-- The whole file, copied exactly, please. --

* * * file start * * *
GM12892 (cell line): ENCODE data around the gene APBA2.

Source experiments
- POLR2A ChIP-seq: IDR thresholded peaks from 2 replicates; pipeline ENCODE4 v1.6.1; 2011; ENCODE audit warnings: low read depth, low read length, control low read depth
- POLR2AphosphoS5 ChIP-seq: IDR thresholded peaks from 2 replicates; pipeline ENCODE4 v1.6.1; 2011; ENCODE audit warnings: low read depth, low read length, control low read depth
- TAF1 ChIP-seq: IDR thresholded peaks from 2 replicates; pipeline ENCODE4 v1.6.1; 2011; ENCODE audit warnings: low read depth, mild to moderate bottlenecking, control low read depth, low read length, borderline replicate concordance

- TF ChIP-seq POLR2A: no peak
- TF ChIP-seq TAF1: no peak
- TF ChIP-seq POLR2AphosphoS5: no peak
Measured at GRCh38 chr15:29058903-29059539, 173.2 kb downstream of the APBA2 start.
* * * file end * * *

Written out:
GM12892 (cell line): ENCODE data around the gene APBA2.

Source experiments
- POLR2A ChIP-seq: IDR thresholded peaks from 2 replicates; pipeline ENCODE4 v1.6.1; 2011; ENCODE audit warnings: low read depth, low read length, control low read depth
- POLR2AphosphoS5 ChIP-seq: IDR thresholded peaks from 2 replicates; pipeline ENCODE4 v1.6.1; 2011; ENCODE audit warnings: low read depth, low read length, control low read depth
- TAF1 ChIP-seq: IDR thresholded peaks from 2 replicates; pipeline ENCODE4 v1.6.1; 2011; ENCODE audit warnings: low read depth, mild to moderate bottlenecking, control low read depth, low read length, borderline replicate concordance

- TF ChIP-seq POLR2A: no peak
- TF ChIP-seq TAF1: no peak
- TF ChIP-seq POLR2AphosphoS5: no peak
Measured at GRCh38 chr15:29058903-29059539, 173.2 kb downstream of the APBA2 start.